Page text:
I would certainly agree that there was contention around the time Cantor attempted to introduce the notion that two infinite sets can be 'quantitatively' different, but that is almost entirely a point about philosophy. And that certainly does not imply that Euclid had some misapprehension in his proof that there are 'an infinity' of primes'. There is not a finite number of them, therefore there is an 'infinity' of them. There is no 'wobbly grasp of infinity' there at all.
     
  13. Sep 6, 2006 #12

    Hurkyl

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    I wanted to point out that history is not an indicator of what is "intuitive". Intuition is a wholly subjective thing, and is a product of one's formal and informal education. (remember Einstein's "Common sense is the collection of prejudices acquired by age eighteen" :wink:)

    Most laypersons are not formally taught about the infinite, and there's a lot of popular junk out there to confuse them... so it should not be surprising that a lot of laypeople find it counter-intuitive.

    But when you study infinite things and become used to them, they can become rather intuitive.

    And as mathematics progresses, new ways to look at things are discovered. For example, geometrically, there is no essential difference between the entire real line and the open interval (0, 1) -- and forming the extended real numbers by adding in the "numbers" [itex]\pm \infty[/itex] is exactly analogous to adding the endpoints 0 and 1 to the interval (0, 1).
     
  14. Sep 7, 2006 #13
    Those who use infinity in a definite sense, such as null infinity or the extended real number [itex]\infty[/tex] have (I hope) a good grasp of what they are talking about. But a beginner encounters infinity (or the infinitesimal) as a limit in calculus, where it is not at all a definite quantity. Still our teachers write things like 1/infinity = almost 0, whatever that's supposed to mean. Any half-competent highschooler can compute the limit [tex]lim_{x\rightarrow 1} \frac {x^2 - 1}{x-1}[/tex] but how many of them know what they are computing?

    They are all given vague ideas such as very small, very close, and negligible differences, which are not simplifications but simply a bag of lies invented by witless teachers who are either too ignorant or too lazy to tackle the real thing.
     
  15. Sep 7, 2006 #14
    Loom, this may be a stupid question, but I don't understand how the answer to that limit is something beyond the grasp of any highschool student (I assume most understand what 2 is), or am I missing something deeper in that...which is likely the case. I guess using L'Hospitals rule involves an indeterminate form, but in my evaluation of that limit, I didn't even have to think the word "infinty". Ooooh, or was that just a statement about the teaching of limits in general?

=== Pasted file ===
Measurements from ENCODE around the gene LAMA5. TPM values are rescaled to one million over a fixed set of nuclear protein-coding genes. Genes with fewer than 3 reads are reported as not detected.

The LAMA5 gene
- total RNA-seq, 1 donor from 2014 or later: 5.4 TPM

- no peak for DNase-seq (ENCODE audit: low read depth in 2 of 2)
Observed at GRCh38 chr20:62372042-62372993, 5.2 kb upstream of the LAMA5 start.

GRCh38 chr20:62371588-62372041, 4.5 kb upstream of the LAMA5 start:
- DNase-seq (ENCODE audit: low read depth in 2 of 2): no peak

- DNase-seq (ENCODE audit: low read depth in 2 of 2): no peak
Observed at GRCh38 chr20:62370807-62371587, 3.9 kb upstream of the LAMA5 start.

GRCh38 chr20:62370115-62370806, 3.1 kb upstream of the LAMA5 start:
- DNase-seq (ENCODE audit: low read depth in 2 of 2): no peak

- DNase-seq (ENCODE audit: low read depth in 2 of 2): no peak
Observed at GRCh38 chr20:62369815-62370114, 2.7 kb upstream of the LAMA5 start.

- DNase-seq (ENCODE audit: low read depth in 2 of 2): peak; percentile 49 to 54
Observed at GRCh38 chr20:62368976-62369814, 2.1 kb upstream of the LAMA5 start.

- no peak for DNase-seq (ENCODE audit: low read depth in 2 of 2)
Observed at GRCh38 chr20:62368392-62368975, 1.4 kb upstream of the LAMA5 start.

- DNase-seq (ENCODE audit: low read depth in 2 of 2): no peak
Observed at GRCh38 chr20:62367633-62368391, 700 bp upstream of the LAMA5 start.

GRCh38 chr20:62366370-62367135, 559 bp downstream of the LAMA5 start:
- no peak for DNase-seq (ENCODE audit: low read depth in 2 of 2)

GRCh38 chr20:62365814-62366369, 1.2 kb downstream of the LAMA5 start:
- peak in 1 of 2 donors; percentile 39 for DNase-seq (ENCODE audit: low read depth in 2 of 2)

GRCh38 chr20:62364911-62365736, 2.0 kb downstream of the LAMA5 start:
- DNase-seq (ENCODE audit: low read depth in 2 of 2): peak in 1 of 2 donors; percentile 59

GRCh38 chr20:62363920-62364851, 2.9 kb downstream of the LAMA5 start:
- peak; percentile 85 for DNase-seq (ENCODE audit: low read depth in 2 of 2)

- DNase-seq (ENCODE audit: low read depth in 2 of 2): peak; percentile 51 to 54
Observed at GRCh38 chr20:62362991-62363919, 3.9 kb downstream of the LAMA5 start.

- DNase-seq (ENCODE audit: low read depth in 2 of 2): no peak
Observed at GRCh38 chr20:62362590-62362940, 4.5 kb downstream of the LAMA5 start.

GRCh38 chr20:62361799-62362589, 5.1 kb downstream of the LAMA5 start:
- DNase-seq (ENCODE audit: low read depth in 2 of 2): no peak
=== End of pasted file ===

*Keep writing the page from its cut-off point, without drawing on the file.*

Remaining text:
Hehe. Sorry, I kind of babble in that post.
     
  16. Sep 7, 2006 #15
    loom your limit is undefined in the above as it simplifies to 0/0
     
  17. Sep 7, 2006 #16
    No it isn't. You have to use L'Hospital's Rule (the answer is 2).

    0/0 is not considered undefined such as 3/0 is anyways...it is considered an indeterminate quantity.
     
    Last edited: Sep 7, 2006
  18. Sep 7, 2006 #17

    Hurkyl

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    There's a much easier way than using L'Hôpital's rule.
     
  19. Sep 7, 2006 #18
    Yeah, you could just simplify...:tongue2:
     
  20. Sep 7, 2006 #19

    matt grime

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    what is null infinity?


    Eh? The notions that the limit of something is 'infinity' is purely a statement about the finite. It doesn't matter what you think 'infinity' might be in any larger sense at all. 1/x tends to infinity as x tends to zero is purely a statement about the finite - that 1/x can be made larger than any Y for x suitably small. There is nothing tricky about the notion of infinity there at all.

    if they are truly even half competent then they know what they are doing. Perhaps we have different ideas about competency. And the answer is 'draw a picture', by the way.

    I am not going to defend, support or deny such insults. (If teachers are witless what does that make the student, most of whom are incapable of becoming teachers?)
     
  21. Sep 8, 2006 #20
    I do not know exactly, but it is a tool sometimes employed in general relativity, related to conformal infinity.




    I'm not claiming that the limiting infinity is a tricky concept, I'm claiming that the students and teachers I've seen do not understand it.



    Perhaps the state of education is better where you live, but here only a select few students will be able to tell you what a limit is. Most of them will regurgitate what they were told by their teacher, which makes limit sound like a numerical approximation.

    Because of this perception of limits as approximate rather than exactly defined quantities, I had a hard time convincing a student (who happens to a wizard at solving math problems) that events that are not impossible may nevertheless have exactly 0 probability. He kept claiming that they will have almost 0 probability, and I'm not sure I managed to convince him completely at the end.

    Teachers are not witless, only the witless among them are, and unfortunately these seem to constitute a depressingly large proportion among those I've met. I've found that this can not be related to their educational qualifications. There are three teachers holding doctorate in my school, and they are among the poorest teachers in the school. Exams taken to give teaching posts test only knowledge, but extent of knowledge is almost independent of capability to teach that knowledge. As for your question, a witless teacher usually makes a witless student, the point I was trying to make.